By Jennifer Hartley
Photos John Major
Canada’s top medical doctor packs a powerful message
Since the COVID-19 pandemic began ,her face has become synonymous with the Canadian response, recognizable from coast to coast to coast. She has been here throughout, advising Canadians daily on how to best protect themselves, all the while preventing hysteria and paranoia. It is not an easy task and yet, while it is not something she probably ever imagined would happen, her career has prepared Dr. Theresa Tam to deal with the massive challenges she faces as Chief Public Health Officer of Canada.
Described by everyone around her, from the offices of cabinet ministers to her own staff, as the essence of professionalism, Dr. Tam is dedicated and supremely focused on her job, which she has held since June 2017.Just who is this steady hand steering us through these stormy waters of COVID-19?
When you meet her, you are greeted by an unassuming and gentle presence. However, from the second she begins to speak, her sharp intellect shines through. As she tells her story, it is clear that
behind this modest, calm, demure front is in fact a trailblazer in the field of women in epidemiology and science. John F. Kennedy once said that “leadership and learning are indispensable to each other.” Dr. Tam epitomizes both and is at the top of her game.
Early on, she already knew her calling. “I decided to go into medicine in high school. I loved biology, physics, chemistry and at that time, there were not a lot of girls, but I loved all aspects of science. ”She followed that path and attended medical school in the United Kingdom (University of Nottingham) and focused on paediatrics because she adores children.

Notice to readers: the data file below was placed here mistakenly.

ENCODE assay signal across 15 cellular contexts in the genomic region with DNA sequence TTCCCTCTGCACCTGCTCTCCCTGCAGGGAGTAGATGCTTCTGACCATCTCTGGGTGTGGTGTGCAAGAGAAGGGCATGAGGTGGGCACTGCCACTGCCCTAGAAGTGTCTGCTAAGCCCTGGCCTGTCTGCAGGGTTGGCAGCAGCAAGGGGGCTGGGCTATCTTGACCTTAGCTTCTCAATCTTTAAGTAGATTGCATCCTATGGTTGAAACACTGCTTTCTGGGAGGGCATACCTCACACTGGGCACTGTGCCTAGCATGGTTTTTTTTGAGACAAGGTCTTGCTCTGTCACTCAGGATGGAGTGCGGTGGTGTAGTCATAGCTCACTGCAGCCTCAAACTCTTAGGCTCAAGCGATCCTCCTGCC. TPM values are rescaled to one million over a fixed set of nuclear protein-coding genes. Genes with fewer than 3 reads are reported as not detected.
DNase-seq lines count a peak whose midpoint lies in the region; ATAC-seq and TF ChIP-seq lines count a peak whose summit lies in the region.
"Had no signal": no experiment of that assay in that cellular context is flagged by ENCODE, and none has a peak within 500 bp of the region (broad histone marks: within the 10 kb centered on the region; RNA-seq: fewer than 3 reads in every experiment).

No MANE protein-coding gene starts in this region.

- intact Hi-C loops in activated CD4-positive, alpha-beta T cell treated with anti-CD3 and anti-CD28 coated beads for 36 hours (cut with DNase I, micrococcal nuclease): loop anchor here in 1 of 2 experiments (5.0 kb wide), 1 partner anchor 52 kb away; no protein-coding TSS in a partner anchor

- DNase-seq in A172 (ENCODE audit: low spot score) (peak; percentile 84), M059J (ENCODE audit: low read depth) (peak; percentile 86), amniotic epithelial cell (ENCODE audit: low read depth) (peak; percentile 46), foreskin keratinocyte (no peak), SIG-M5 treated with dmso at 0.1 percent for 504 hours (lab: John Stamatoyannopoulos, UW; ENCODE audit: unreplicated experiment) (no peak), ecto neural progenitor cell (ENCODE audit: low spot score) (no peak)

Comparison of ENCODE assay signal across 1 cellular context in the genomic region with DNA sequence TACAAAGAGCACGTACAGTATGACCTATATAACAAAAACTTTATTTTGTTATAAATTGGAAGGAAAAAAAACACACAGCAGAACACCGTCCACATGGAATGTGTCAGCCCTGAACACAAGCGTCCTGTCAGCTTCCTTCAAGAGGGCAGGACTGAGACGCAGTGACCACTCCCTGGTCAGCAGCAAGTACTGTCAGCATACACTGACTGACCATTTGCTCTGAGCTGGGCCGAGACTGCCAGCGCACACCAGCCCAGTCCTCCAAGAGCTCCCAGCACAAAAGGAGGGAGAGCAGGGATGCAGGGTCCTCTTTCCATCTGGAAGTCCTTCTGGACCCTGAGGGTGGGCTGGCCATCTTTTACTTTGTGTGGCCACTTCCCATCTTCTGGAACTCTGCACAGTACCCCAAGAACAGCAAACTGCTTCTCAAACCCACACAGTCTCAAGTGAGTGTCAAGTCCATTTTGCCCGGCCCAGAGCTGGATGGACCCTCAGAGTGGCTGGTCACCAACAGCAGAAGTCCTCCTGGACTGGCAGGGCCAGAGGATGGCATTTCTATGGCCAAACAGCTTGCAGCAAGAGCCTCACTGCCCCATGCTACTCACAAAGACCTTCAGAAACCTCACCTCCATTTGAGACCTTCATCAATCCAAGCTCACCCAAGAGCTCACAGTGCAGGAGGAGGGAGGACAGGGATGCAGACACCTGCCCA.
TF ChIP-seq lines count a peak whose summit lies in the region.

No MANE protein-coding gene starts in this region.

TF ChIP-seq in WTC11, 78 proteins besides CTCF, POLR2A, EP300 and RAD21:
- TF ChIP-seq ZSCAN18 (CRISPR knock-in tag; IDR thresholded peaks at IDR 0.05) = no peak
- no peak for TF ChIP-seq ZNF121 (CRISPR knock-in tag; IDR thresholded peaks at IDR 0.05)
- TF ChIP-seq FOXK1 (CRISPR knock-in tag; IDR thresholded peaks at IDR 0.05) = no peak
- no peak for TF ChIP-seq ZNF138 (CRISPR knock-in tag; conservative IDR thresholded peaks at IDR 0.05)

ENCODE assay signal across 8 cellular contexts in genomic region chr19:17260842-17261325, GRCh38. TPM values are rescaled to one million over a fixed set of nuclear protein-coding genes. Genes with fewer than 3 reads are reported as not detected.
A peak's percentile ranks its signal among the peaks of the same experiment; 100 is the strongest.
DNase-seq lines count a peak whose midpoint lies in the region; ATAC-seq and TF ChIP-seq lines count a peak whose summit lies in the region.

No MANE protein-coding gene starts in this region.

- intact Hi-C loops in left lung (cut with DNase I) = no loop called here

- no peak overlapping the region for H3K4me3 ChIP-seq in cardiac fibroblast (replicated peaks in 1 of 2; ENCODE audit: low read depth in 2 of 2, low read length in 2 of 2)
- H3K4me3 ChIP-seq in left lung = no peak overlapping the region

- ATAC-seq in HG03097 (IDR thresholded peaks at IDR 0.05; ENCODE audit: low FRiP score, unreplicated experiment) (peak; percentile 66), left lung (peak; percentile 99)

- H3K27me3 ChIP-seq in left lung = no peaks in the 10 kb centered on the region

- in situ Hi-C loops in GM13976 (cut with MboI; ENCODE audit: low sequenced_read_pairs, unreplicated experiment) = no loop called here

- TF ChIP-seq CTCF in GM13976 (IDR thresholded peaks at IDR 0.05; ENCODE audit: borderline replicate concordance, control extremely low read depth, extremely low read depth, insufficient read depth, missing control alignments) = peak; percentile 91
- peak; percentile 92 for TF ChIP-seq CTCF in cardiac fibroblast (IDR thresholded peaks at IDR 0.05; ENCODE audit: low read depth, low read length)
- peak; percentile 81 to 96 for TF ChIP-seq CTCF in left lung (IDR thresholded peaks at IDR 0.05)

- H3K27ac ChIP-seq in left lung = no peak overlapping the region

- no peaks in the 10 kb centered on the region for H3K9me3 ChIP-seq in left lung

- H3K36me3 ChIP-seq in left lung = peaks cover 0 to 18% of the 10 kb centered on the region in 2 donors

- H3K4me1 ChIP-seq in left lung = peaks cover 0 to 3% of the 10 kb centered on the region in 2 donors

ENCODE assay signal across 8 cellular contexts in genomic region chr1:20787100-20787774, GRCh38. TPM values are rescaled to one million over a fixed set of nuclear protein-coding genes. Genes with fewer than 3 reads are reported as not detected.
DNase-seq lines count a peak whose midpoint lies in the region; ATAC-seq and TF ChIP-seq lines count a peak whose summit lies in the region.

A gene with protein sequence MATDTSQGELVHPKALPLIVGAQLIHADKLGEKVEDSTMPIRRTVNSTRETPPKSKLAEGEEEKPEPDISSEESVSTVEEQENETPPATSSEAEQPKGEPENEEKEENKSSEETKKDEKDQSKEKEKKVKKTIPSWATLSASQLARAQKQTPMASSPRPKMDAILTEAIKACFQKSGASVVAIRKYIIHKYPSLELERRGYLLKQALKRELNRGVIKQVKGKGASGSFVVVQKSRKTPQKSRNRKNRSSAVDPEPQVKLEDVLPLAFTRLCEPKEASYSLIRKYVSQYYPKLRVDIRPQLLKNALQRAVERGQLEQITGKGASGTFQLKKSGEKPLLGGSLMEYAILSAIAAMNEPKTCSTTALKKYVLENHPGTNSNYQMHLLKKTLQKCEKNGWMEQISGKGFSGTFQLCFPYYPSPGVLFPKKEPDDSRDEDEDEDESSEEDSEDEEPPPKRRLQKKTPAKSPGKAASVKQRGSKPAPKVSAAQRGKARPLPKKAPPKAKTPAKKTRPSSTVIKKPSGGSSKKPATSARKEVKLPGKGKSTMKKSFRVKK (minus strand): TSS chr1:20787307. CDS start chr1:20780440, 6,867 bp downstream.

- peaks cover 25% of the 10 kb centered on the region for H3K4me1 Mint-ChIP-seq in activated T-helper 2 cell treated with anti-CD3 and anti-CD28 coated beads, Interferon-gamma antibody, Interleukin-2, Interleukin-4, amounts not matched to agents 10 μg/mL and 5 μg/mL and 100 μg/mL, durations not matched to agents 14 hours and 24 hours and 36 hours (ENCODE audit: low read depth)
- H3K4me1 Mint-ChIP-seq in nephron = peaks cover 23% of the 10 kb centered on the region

She completed her paediatric residency at the University of Alberta and her fellowship in paediatric infectious diseases at the University of British Columbia. However, for her as a paediatrician, it was extremely difficult often giving parents bad news about their children’s health and she had the itch to make a difference in another way.
“I became fascinated by infectious diseases and chose to specialize in that field. At that time, very few of my colleagues were interested in this component of medicine — they didn’t think it was going anywhere interesting — but I thought, what can be more interesting than microbes?!”
She was introduced to public health when she took a job with Health Canada as a field epidemiologist as a member of the team of‘ disease detectives. ’“We investigated what causes outbreaks,
which I found fascinating and so important for protecting health. I also gained expertise in immunization, emergency preparedness and global health security.”
In fact, Dr. Tam was a co-chair of a 2006 federal report on pandemic preparedness in the wake of SARS, which was in hindsight, incredibly accurate on predicting the current pandemic. Her expertise in the field has resulted in over 55 peer reviewed journal publications, the top job in public health in Canada, and she serves as an international expert on a number of World Health Organization (WHO) committees and international missions, including the first WHO Influenza Pandemic Task Force. She is a force to be reckoned with and no virus stands a chance against her.